"My Clean Floor" And The Battles You're Only Aware Of Once You've Lost
The other day I caught myself about to say the following to someone I love very much: You need to dry your feet so you don’t track water all over my clean floors.
I didn’t say it, obviously; I choked it back in horror and crept into a cave for several days to reflect on how things had gotten this bad without my realizing it – how on earth I could have turned into the type of person who refers to something as as unlovable and quotidian as a floor as something that could ever be mine? A person doesn’t just say “Careful of my clean floors” once and then never again. It’s the beginning of a lifetime of calling out “I just mopped!” and having rules about not opening the windows after sunset because of the bad night air and having a favorite cleaning rag and monitoring how many paper towels your guests use. If you claim the floors like that, that’s it, everything’s over. The floors will claim you right back, and for the rest of your life, you’re responsible for keeping them clean. It’s like alcoholism where the real problem is that first drink. Once you’ve said – once you’ve had the conscious thought – “You’re tracking water all over my clean floors,” that’s it. The show’s over. In fifteen years you’ll be telling your daughter things like “blue isn’t really her color” and “I’m just trying to help you look your best; there’s no point in getting snippy with me” and I don’t even have kids.
It wasn’t one of those “Oh my God, I’m turning into my mother” moments because to the best of my recollection my mother has never said anything like that. Maybe June Cleaver, or Diane Amos the Pine-Sol lady, but I’m definitely going to have to reach way further back in time than my mother for the origins of “my clean floors” deep within my soul. Better to look to the past than to the future, because what is there to hope for? People who say “Careful of my clean floors” never also say things like, “I’ve noticed the floors are getting dirty. Have you noticed it too? Can we set aside some time to clean them together?” They clean the floors secretly, and in the dead of night, and for the primary of purpose of getting one over on the other people they live with. It’s a hop, skip and a jump away from saying things like “When I’m dead, then you’ll realize how much I always did around the house,” and all I want people to realize when I’m dead is how much they were all in love with me.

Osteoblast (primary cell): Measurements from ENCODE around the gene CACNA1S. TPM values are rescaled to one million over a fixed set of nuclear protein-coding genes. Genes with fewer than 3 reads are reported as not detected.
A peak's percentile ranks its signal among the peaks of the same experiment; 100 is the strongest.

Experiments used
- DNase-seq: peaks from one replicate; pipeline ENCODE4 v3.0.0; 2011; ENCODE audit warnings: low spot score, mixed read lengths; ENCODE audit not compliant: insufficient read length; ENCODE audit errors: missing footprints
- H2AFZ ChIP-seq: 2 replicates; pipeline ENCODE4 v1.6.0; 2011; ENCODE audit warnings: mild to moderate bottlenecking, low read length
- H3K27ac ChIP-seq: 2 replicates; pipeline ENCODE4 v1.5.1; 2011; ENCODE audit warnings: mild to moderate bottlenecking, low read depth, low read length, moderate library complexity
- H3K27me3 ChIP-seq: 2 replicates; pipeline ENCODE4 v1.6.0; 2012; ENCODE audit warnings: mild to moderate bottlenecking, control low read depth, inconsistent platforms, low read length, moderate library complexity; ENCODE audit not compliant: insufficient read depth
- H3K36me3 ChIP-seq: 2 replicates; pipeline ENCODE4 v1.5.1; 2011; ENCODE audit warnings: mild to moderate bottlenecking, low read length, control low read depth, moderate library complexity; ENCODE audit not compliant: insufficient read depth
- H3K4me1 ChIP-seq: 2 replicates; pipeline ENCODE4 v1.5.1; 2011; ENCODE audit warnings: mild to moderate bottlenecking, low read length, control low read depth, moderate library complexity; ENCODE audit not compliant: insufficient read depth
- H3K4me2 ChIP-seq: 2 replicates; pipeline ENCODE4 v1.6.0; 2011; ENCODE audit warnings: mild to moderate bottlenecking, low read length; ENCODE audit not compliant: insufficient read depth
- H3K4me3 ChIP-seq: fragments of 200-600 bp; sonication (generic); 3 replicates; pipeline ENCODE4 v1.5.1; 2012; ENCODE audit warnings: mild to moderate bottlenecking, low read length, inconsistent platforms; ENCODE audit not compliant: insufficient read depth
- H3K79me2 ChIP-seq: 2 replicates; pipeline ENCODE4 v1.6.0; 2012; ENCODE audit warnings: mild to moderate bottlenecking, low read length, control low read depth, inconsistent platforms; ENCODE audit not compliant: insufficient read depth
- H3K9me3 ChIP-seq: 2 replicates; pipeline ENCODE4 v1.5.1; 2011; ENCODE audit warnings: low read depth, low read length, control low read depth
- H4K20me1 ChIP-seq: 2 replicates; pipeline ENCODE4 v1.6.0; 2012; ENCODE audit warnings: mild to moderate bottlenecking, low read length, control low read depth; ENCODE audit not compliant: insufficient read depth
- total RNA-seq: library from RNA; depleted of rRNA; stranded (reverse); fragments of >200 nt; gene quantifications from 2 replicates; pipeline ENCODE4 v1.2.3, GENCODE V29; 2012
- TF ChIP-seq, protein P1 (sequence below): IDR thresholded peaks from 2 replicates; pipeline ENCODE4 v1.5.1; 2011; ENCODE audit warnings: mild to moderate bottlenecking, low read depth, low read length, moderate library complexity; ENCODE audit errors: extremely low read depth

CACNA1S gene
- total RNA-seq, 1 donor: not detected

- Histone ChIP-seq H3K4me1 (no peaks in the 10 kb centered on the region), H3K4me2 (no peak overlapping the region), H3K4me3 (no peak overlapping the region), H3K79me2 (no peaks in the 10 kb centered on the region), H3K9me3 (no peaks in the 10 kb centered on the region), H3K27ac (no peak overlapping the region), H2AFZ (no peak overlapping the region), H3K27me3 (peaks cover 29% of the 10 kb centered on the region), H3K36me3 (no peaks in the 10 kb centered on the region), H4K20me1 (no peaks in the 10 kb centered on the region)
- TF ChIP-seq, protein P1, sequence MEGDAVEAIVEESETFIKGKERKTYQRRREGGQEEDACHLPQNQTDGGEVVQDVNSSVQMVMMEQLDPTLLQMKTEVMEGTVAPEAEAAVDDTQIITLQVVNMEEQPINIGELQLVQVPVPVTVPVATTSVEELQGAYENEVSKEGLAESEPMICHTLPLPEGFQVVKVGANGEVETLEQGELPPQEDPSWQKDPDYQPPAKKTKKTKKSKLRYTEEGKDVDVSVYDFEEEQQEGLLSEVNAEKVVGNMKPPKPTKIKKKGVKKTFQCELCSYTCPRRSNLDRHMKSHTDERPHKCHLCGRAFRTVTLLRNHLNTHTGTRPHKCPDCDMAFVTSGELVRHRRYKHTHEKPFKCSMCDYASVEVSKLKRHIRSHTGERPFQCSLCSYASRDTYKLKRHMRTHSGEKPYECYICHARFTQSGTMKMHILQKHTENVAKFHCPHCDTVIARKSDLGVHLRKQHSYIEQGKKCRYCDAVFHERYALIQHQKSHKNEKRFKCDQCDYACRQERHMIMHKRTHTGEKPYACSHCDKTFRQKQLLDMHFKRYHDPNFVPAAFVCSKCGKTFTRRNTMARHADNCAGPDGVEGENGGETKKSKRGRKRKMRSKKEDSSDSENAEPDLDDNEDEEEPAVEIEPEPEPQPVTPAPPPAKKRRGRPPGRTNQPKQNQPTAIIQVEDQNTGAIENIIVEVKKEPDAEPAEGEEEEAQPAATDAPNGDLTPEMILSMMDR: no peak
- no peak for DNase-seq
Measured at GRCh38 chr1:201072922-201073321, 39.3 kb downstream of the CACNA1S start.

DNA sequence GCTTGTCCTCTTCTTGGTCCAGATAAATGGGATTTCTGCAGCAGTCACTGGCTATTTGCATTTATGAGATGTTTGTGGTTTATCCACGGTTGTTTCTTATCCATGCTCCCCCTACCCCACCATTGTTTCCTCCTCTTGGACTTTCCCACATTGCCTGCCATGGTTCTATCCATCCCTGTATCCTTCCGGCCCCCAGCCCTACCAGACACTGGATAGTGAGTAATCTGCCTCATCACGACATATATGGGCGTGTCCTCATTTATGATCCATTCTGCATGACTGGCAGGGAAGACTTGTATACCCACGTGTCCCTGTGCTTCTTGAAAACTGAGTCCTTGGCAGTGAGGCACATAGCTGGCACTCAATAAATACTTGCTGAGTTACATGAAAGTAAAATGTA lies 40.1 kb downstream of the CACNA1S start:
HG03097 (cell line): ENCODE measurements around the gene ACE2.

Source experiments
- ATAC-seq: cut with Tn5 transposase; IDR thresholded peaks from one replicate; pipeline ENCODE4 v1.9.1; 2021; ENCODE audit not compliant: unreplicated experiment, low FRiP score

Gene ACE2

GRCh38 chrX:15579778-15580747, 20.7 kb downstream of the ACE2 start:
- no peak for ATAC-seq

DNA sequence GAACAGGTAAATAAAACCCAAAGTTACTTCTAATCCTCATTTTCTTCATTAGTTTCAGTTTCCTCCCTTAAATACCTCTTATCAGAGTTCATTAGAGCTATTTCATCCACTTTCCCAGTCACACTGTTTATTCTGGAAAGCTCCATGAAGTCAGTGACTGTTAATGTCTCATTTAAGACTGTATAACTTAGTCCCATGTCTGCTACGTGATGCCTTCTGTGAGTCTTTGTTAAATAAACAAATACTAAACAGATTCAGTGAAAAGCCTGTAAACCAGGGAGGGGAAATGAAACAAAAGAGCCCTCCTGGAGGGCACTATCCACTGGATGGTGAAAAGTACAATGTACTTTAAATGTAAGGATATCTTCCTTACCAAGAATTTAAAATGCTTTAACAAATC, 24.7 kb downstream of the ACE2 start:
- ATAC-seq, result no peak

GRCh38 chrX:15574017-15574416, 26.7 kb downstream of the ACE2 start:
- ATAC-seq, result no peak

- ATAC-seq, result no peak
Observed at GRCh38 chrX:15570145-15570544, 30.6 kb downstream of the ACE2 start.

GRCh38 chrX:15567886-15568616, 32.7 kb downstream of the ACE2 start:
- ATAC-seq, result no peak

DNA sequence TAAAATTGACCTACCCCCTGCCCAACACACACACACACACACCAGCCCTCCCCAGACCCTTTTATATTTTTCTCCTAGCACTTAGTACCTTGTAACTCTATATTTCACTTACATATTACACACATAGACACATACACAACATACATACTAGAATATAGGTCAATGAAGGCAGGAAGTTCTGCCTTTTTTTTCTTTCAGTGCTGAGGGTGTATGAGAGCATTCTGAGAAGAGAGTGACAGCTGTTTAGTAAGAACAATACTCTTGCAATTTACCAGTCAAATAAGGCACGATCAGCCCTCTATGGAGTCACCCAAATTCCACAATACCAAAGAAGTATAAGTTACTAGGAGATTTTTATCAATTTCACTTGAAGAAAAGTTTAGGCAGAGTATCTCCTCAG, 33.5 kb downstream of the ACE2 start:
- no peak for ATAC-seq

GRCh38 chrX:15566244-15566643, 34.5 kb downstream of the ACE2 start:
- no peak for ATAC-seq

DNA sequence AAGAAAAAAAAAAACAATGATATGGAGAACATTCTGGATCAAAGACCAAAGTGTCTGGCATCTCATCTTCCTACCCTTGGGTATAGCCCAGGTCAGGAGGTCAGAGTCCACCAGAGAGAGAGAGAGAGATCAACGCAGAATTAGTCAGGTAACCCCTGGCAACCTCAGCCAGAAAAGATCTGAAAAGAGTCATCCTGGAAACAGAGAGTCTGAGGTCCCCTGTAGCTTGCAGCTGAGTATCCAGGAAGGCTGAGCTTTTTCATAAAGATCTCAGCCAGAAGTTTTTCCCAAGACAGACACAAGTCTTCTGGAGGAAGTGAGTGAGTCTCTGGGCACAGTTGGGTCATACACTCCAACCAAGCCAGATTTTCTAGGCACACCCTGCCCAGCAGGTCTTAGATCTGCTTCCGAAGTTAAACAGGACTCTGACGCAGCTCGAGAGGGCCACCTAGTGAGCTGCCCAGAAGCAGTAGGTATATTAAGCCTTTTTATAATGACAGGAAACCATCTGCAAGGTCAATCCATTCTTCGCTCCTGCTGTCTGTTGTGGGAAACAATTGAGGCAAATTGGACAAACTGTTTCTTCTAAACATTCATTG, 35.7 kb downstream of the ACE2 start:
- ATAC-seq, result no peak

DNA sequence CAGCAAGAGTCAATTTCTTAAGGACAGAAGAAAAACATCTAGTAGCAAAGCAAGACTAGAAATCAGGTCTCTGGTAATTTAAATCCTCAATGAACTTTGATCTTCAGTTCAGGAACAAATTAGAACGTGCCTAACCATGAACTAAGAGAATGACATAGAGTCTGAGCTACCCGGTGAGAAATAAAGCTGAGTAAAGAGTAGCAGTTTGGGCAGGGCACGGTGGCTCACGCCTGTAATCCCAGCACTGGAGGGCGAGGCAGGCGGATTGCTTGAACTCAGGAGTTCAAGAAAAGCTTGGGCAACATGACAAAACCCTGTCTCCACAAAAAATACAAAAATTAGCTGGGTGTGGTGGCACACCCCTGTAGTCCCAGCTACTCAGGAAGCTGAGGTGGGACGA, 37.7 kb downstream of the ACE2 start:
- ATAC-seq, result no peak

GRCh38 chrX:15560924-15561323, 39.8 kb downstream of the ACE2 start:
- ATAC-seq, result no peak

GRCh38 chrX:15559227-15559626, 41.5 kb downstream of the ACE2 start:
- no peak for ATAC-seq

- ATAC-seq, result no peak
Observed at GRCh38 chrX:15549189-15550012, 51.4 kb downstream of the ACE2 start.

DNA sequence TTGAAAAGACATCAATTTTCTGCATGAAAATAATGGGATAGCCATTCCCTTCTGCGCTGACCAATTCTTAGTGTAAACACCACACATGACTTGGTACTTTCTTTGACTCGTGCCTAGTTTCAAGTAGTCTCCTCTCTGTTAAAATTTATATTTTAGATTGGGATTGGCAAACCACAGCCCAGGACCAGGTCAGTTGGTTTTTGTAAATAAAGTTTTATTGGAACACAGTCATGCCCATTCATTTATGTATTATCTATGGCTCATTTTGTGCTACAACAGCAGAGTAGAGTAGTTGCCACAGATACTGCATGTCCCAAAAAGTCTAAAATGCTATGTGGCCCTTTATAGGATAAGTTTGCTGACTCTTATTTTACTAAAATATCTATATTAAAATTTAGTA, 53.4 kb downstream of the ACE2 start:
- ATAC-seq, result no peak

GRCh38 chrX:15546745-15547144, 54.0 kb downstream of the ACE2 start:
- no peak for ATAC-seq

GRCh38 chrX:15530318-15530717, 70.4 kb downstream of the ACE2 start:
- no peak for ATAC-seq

I cast my mind back. I investigate my own spirit. But I find no source, no origin. When did it begin, this rot in my soul? When did the house claim me? When did I become The House Noticer? Walk past the fridge, register idly There are thumbprints on the handle. Gotta clean them off. Crumbs in the vegetable drawer, too; someone’s going to have to lift them out with a damp paper towel. And the Pledge gets the dust off the kitchen table but it doesn’t do a thing about the water-glass rings, so someone’s going to have to find out what does that. Are any of the bath mats damp? Wait for the afternoon light to come in the windows so you can see just how not-really-clean all the surfaces really are, giving the lie to the idea that you live in a world filled with order and sense. The house has a secret language all for you, and the last thing in the world it wants is for you to share that language with someone – anyone – else.
The house doesn’t want the floors clean. What the house wants is a Clean Floors Monitor, eternally bound to the state of the floors, always admonishing, always testing, ever vigilant, eyes trained forever downward to catch an errant crumb or a shower-fresh footprint. What the house wants is for you to leave your mother and your father, set up enmity between brothers and sisters, and marry the floors. Well, I won’t do it. Come on over and keep your shoes on.